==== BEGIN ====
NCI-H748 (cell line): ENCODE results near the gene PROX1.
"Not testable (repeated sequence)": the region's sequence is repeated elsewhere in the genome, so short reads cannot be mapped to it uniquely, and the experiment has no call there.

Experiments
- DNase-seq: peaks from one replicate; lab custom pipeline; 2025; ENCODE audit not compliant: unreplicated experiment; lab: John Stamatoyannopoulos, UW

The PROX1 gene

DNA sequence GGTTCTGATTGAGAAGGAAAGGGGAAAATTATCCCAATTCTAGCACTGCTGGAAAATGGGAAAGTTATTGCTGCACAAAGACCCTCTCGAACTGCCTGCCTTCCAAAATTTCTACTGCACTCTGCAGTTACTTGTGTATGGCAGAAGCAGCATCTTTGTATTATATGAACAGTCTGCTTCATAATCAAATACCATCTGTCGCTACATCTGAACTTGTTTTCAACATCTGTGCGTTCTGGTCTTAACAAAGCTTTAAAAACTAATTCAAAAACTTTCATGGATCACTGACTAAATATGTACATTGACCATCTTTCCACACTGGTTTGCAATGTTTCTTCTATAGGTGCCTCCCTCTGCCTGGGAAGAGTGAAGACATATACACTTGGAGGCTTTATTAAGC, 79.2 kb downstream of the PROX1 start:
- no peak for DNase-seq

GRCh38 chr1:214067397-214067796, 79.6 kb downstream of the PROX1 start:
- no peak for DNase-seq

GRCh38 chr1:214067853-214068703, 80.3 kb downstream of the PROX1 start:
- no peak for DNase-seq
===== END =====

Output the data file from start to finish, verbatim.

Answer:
NCI-H748 (cell line): ENCODE results near the gene PROX1.
"Not testable (repeated sequence)": the region's sequence is repeated elsewhere in the genome, so short reads cannot be mapped to it uniquely, and the experiment has no call there.

Experiments
- DNase-seq: peaks from one replicate; lab custom pipeline; 2025; ENCODE audit not compliant: unreplicated experiment; lab: John Stamatoyannopoulos, UW

The PROX1 gene

DNA sequence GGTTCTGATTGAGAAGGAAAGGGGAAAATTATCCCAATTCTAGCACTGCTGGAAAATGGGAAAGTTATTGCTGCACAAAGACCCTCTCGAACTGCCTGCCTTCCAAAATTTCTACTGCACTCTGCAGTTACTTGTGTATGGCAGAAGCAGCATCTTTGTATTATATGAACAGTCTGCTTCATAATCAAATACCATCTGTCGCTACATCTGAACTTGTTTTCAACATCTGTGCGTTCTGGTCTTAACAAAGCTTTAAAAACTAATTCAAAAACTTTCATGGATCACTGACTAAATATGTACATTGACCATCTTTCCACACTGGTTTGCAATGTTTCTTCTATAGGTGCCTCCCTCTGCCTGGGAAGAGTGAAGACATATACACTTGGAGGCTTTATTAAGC, 79.2 kb downstream of the PROX1 start:
- no peak for DNase-seq

GRCh38 chr1:214067397-214067796, 79.6 kb downstream of the PROX1 start:
- no peak for DNase-seq

GRCh38 chr1:214067853-214068703, 80.3 kb downstream of the PROX1 start:
- no peak for DNase-seq